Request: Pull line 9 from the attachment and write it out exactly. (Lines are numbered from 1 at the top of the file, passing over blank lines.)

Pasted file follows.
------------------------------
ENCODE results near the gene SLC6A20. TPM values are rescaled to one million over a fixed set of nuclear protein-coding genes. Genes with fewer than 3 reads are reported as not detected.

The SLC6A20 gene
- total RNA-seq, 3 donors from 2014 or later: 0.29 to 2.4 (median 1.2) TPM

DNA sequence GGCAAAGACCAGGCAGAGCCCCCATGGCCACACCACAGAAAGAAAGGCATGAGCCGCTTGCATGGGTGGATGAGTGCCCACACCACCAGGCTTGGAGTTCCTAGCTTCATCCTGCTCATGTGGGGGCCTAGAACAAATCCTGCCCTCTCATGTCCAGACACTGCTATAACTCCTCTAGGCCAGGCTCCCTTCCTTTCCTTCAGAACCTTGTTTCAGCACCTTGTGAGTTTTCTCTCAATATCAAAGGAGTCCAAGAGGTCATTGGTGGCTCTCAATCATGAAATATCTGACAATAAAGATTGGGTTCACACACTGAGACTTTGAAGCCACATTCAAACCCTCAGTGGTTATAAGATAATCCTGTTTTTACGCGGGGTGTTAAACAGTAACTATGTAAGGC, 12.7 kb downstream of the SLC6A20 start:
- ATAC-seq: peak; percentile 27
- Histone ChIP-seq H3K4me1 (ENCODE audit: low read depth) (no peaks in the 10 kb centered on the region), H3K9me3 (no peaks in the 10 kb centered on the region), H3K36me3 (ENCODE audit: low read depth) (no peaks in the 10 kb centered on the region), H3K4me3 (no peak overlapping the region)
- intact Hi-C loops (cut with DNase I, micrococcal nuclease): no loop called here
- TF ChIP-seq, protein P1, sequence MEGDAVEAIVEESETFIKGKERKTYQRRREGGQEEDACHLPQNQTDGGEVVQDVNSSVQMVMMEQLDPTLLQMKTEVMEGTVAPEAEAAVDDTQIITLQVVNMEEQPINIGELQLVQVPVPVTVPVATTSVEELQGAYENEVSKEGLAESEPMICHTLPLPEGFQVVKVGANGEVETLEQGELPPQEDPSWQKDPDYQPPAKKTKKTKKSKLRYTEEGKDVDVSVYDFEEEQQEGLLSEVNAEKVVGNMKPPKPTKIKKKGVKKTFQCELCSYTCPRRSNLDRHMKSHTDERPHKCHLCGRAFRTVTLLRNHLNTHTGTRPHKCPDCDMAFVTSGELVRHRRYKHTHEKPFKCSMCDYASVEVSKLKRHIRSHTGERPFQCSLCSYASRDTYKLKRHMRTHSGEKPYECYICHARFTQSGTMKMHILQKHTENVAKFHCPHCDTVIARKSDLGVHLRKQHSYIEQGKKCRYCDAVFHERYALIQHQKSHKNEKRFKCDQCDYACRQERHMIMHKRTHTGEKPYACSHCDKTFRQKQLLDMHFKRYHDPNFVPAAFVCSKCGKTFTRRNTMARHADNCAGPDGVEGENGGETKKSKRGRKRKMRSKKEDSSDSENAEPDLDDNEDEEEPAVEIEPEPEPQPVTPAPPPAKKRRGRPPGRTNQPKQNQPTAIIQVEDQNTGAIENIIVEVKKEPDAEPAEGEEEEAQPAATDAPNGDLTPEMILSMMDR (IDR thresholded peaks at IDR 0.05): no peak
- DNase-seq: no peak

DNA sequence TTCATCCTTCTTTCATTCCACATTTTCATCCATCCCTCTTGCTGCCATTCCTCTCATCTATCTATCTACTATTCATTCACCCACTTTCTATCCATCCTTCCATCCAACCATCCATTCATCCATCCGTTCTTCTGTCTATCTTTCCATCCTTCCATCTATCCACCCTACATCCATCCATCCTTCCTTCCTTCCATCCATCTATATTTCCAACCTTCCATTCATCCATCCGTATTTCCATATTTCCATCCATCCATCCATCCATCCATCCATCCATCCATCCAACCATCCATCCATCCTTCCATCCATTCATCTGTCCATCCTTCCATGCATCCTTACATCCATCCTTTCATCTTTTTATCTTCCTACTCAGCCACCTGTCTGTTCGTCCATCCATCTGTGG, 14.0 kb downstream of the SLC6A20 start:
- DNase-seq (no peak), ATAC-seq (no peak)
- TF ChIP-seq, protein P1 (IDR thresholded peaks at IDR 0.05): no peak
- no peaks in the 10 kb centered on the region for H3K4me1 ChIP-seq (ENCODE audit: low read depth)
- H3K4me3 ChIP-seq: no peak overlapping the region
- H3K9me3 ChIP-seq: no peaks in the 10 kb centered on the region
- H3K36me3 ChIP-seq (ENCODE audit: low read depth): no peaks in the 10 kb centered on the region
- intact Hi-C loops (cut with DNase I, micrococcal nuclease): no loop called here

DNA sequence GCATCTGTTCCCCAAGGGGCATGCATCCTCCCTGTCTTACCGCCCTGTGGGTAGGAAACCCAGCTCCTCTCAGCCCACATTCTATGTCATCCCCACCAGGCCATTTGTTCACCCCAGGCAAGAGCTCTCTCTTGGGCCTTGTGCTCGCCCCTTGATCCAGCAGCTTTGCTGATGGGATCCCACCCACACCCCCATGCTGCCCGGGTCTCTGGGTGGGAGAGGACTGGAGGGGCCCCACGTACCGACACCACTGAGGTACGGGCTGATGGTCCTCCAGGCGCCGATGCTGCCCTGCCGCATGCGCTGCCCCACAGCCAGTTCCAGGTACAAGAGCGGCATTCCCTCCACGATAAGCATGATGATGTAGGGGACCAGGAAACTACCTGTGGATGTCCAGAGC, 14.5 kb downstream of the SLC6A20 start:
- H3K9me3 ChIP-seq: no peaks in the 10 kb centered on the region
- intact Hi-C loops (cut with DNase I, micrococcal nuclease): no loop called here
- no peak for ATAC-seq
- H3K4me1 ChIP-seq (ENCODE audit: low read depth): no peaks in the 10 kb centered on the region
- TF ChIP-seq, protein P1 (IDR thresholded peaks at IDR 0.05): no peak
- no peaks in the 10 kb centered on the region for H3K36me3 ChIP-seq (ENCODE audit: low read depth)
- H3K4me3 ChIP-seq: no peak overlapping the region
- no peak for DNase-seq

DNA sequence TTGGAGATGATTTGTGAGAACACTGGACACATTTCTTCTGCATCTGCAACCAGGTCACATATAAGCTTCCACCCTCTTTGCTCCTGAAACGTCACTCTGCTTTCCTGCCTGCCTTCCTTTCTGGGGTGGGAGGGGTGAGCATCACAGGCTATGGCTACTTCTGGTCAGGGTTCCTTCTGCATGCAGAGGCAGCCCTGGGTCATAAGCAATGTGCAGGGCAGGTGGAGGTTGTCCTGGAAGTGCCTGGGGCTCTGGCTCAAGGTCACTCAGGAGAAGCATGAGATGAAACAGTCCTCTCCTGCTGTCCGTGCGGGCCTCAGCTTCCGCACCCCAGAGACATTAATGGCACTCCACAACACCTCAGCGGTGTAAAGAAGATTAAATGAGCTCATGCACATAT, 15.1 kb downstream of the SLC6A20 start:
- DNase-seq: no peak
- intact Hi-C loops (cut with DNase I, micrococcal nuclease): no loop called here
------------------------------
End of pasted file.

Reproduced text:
- DNase-seq: no peak